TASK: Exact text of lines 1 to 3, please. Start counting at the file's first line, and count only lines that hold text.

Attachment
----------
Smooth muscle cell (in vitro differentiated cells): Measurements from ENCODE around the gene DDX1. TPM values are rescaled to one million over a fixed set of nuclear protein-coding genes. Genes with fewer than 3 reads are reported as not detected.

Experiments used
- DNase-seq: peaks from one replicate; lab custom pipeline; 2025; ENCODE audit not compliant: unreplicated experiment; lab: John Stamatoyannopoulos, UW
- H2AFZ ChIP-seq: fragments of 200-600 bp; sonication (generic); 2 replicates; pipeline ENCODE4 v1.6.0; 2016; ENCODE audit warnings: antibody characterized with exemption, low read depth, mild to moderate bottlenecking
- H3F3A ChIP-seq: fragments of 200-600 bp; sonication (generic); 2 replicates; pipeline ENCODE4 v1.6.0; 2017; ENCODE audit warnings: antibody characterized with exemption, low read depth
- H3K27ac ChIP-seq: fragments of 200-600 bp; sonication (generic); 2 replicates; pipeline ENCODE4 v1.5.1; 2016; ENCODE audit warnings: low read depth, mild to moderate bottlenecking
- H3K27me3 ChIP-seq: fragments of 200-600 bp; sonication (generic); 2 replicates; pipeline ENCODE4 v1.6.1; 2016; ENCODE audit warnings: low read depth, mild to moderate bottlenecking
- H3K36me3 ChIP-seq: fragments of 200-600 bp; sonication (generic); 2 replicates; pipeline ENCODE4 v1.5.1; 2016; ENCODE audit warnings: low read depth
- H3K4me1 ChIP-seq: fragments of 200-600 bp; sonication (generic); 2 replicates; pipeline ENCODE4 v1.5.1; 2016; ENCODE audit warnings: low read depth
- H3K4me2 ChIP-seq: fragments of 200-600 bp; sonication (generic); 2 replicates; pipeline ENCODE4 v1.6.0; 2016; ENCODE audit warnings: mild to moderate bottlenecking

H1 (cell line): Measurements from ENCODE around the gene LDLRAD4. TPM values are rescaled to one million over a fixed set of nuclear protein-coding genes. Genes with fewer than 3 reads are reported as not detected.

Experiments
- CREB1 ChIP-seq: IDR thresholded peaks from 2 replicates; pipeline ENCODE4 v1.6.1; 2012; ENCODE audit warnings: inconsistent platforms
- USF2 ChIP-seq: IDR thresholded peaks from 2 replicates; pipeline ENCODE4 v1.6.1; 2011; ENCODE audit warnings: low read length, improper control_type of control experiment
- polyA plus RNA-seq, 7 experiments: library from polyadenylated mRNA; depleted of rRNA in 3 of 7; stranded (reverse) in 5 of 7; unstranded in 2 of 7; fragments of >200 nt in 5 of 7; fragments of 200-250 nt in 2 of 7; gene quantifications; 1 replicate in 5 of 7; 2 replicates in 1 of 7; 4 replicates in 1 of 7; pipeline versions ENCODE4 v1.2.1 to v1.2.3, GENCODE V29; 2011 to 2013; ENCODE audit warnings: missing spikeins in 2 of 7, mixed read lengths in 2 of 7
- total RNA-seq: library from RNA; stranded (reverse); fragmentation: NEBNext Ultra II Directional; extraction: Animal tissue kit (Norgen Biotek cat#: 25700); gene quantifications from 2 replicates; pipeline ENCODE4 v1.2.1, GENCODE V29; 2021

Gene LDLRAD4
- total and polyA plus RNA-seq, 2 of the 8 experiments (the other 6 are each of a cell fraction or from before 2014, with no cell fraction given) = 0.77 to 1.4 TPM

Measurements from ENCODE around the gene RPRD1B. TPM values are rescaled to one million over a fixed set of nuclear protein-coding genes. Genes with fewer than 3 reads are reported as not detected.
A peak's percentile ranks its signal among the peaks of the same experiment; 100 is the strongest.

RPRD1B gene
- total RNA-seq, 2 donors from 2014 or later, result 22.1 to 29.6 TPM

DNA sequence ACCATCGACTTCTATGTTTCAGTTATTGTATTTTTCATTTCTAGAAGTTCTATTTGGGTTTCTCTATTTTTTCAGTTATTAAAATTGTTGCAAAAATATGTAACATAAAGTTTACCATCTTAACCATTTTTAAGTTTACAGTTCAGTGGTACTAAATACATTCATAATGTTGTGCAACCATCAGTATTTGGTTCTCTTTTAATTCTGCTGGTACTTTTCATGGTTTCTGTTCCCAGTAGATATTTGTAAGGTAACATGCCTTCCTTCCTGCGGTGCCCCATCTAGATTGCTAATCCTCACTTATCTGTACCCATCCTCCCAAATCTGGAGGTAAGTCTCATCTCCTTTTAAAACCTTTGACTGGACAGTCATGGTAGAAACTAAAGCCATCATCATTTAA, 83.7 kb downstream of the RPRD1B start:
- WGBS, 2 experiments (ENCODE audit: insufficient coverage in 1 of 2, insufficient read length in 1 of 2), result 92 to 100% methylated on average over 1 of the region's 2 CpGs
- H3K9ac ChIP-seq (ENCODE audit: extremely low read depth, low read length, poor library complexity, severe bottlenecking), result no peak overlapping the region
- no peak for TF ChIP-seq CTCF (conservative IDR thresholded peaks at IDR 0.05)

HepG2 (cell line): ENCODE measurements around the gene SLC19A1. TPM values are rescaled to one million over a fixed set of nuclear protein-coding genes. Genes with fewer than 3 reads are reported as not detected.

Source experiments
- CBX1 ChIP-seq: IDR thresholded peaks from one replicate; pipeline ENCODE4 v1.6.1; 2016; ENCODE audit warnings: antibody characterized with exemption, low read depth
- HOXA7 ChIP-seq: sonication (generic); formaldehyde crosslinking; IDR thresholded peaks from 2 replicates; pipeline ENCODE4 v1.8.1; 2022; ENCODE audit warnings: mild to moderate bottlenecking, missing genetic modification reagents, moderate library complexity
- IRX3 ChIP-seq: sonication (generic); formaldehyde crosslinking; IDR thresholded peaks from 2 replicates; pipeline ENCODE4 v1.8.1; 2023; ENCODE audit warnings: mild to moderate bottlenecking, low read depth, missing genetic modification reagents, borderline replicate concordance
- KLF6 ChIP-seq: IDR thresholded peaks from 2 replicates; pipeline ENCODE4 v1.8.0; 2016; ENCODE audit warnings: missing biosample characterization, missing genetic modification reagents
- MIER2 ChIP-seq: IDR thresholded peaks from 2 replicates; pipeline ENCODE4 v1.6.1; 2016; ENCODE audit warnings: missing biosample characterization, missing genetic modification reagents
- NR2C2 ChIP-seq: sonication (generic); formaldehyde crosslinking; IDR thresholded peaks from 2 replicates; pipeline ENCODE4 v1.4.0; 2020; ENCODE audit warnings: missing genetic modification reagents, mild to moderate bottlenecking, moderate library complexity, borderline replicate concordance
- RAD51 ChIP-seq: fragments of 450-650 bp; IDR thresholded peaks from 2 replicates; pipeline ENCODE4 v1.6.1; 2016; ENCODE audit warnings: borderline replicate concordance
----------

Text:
Smooth muscle cell (in vitro differentiated cells): Measurements from ENCODE around the gene DDX1. TPM values are rescaled to one million over a fixed set of nuclear protein-coding genes. Genes with fewer than 3 reads are reported as not detected.

Experiments used
- DNase-seq: peaks from one replicate; lab custom pipeline; 2025; ENCODE audit not compliant: unreplicated experiment; lab: John Stamatoyannopoulos, UW